As time flies by, my projects are evolving. My lab projects get used over multiple semesters, and the MCUXpresso projects by default use the SDK version used at that time.
This is great because I do want to have control over what SDK is used. But from time to time it makes sense to upgrade a project to a newer version. In this post I’ll show how an existing project can be upgraded to use a new SDK.
First: make a backup of your project. I’m using git (which I recommend to everyone) for this. While things work pretty well for me migrating SDKs recently, it might not be the case for a particular (old) SDK.
In general it is not necessary to upgrade a project. But if I want to take advantage from latest bug fixes or features it makes sense. And in a class room environment I can be on the same latest and greatest SDK as my students are using. The other reason for upgrading is if (for whatever reason) the zip file for that old SDK is not available, but there is a newer version installed.
So here is my case: I do have an existing project on SDK v2.8.2 and I do want to upgrade it to the v2.9.0 version:
To make projects work without an SDK installed, I usually have ‘Part support’ added: that way for example the debugger has all the needed information. As a first step I remove the existing part support (if any) to have it clean:
Next I do ‘Refresh SDK Components’:
This will show a dialog about the updated/added files. Press Yes.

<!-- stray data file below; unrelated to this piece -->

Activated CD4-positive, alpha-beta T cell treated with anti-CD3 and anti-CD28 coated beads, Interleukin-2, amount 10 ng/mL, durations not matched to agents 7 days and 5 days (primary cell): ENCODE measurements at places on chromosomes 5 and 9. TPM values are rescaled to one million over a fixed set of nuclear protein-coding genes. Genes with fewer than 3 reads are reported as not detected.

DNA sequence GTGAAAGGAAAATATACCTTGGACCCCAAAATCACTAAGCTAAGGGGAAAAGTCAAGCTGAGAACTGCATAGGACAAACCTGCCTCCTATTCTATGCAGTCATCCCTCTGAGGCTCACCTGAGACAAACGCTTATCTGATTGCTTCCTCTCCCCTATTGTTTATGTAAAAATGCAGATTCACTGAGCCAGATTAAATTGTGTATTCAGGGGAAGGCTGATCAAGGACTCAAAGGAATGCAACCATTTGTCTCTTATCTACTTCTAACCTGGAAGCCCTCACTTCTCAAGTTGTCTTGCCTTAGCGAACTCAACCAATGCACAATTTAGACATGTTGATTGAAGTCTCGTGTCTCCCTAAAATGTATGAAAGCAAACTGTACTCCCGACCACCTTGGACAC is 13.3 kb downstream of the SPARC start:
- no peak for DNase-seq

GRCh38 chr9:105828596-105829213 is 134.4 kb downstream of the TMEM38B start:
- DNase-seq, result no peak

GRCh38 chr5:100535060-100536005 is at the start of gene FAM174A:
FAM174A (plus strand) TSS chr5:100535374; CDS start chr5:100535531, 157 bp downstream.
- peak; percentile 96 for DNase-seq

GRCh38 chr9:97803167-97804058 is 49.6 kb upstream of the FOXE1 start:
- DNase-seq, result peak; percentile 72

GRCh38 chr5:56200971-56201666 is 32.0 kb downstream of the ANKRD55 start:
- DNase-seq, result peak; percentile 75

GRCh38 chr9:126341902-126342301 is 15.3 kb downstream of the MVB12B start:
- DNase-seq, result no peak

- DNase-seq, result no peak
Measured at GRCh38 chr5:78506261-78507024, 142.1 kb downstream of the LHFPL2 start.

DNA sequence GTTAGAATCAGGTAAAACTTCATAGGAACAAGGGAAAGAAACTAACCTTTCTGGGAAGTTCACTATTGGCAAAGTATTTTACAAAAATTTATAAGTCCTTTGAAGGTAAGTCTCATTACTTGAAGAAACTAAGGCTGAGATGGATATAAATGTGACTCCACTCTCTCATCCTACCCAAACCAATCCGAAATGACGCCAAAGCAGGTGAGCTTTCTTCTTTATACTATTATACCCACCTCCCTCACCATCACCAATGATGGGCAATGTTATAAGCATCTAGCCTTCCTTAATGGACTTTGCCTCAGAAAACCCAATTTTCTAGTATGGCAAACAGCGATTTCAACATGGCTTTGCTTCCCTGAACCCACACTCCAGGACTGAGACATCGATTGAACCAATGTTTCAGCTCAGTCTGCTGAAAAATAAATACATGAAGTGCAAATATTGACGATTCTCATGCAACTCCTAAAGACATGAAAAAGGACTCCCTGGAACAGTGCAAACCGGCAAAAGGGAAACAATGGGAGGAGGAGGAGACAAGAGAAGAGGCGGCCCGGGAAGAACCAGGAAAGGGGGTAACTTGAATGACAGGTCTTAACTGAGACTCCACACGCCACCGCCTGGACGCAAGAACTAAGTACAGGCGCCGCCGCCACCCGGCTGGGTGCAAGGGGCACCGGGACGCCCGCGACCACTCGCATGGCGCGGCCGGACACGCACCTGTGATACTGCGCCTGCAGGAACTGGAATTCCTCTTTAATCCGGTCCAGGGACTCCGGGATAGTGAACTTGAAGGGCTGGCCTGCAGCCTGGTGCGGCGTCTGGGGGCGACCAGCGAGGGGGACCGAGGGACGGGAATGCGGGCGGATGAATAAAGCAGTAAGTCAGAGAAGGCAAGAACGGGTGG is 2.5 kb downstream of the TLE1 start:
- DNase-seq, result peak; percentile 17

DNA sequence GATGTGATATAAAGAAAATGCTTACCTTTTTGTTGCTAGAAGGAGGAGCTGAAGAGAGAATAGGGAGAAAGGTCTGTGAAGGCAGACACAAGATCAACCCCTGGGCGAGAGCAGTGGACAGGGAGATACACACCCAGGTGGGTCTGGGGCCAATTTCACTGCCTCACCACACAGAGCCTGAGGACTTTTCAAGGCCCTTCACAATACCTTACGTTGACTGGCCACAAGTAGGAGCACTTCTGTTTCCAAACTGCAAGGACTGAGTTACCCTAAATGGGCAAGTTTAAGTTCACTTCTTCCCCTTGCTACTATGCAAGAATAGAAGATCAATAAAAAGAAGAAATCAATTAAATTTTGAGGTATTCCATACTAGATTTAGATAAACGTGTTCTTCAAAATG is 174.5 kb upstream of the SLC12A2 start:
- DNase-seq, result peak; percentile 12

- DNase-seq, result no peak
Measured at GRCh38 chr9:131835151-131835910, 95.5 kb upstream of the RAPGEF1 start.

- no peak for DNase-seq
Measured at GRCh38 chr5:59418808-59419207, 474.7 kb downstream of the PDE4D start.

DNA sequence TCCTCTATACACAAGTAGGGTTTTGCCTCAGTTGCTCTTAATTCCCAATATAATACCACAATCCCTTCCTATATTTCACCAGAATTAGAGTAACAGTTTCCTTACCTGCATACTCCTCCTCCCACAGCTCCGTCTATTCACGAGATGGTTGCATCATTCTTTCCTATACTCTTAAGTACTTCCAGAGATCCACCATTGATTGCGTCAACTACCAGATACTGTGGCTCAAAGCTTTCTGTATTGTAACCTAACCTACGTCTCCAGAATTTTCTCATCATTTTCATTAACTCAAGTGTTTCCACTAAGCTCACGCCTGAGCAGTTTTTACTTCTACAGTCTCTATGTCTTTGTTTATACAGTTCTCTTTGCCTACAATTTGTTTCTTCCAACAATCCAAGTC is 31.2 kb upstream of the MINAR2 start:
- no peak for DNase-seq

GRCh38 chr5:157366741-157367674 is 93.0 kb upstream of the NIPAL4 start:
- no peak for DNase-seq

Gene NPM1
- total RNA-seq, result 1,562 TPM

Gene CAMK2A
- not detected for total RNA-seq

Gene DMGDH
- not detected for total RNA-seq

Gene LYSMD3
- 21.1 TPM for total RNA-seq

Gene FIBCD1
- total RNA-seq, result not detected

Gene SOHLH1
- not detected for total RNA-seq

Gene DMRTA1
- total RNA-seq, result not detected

Now it should show that the SDK version has been upgraded:
So far so good.
The next thing would be an attempt to compile the project. This might fail because most likely the SDK could have changed files as below:
As in the case above, the names have changed for a reason. However, the ‘Refresh SDK’ action somehow has not changed them too. So I do it manually: I delete the old files and now I’m able to build the project:
Next I re-add SDK Part support:
Next I do open the Configuration tools:
This triggers a dialog informing me that new data gets loaded which is fine:
Then make sure to update the code:
Confirm to update the code and you shall be all set :-).
Well, only if there are no API changes in the SDK. Luckily, the SDK has been stabilized the past year very much, so chances are high that things will just compile by now.
Now what is new in this new SDK? If using git with Eclipse very easy to make a compare:
Upgrading to a newer SDK Version is possible and can make sense (of course depends on the needs). Migrating a project which is still in development makes sense and with the above steps it is doable at least with minimal efforts. At least I’m doing this for my many class and lab projects and this worked fine so far.
Happy Upgrading 🙂